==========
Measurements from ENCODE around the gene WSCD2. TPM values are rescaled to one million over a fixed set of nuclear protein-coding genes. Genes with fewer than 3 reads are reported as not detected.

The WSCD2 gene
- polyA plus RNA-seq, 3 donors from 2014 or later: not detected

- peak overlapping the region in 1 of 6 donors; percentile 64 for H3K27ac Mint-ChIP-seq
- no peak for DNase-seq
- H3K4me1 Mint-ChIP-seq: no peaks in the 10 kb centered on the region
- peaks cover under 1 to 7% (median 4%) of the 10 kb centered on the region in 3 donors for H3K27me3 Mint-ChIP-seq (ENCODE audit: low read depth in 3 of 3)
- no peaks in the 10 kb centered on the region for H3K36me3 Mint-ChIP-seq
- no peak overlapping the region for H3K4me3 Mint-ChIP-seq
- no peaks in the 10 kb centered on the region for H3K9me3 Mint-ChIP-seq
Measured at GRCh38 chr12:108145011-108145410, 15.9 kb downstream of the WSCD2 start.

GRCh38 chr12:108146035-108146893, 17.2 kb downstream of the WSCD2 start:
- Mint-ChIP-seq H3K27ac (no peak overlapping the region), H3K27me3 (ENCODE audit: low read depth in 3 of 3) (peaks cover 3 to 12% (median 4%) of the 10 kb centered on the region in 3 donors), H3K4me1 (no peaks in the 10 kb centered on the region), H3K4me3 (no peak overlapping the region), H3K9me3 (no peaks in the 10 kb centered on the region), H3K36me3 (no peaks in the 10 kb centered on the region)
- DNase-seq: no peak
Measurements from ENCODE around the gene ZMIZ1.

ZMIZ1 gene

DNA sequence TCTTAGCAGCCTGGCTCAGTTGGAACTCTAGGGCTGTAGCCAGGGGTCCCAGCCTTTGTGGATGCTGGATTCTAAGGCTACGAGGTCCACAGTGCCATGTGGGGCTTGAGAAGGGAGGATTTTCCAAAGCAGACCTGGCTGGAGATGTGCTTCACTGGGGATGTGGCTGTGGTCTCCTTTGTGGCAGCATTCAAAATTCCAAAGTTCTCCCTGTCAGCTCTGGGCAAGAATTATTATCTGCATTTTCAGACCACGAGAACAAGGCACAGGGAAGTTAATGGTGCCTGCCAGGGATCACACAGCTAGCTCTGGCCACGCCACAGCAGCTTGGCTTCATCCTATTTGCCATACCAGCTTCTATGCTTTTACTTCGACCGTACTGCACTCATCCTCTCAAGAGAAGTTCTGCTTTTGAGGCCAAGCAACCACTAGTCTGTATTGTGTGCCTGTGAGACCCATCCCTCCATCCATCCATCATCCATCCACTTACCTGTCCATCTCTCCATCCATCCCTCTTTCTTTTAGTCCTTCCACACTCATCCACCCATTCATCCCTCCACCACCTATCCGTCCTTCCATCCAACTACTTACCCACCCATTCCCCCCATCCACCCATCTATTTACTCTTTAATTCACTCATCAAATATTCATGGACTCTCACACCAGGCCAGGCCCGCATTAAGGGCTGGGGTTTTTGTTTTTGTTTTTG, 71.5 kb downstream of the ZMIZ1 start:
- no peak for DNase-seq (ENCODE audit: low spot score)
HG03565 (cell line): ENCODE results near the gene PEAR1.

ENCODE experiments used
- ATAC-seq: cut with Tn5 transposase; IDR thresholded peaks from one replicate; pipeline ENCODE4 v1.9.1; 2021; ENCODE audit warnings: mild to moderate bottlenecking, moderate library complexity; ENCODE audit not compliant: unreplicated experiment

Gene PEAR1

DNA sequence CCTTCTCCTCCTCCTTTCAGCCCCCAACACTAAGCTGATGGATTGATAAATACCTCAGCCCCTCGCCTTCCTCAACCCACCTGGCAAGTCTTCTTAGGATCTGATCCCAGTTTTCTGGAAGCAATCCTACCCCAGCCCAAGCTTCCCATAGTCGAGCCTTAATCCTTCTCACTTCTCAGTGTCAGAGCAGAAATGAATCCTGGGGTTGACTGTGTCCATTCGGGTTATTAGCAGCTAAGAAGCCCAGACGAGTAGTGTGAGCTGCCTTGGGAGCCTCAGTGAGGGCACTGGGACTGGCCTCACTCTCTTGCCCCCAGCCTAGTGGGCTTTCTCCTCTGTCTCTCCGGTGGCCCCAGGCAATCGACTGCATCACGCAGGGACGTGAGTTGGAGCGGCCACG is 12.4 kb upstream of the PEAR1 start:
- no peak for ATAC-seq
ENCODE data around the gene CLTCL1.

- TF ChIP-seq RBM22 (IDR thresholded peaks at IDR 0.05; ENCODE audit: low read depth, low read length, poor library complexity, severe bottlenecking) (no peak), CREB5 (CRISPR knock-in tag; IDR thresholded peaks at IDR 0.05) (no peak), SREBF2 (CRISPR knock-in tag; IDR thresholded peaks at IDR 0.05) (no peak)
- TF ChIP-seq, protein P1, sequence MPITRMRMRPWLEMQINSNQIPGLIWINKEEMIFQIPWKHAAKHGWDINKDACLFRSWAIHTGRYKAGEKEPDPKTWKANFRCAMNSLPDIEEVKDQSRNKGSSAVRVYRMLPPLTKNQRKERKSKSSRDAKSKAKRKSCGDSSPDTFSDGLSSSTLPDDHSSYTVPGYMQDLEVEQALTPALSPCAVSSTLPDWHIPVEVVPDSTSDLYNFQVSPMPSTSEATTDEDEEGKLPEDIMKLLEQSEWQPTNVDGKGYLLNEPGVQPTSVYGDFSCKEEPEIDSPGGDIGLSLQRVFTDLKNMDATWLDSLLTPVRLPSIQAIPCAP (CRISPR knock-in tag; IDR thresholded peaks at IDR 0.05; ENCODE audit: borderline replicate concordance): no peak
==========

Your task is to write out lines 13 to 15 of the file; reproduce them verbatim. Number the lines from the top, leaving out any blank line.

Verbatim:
- Mint-ChIP-seq H3K27ac (no peak overlapping the region), H3K27me3 (ENCODE audit: low read depth in 3 of 3) (peaks cover 3 to 12% (median 4%) of the 10 kb centered on the region in 3 donors), H3K4me1 (no peaks in the 10 kb centered on the region), H3K4me3 (no peak overlapping the region), H3K9me3 (no peaks in the 10 kb centered on the region), H3K36me3 (no peaks in the 10 kb centered on the region)
- DNase-seq: no peak
Measurements from ENCODE around the gene ZMIZ1.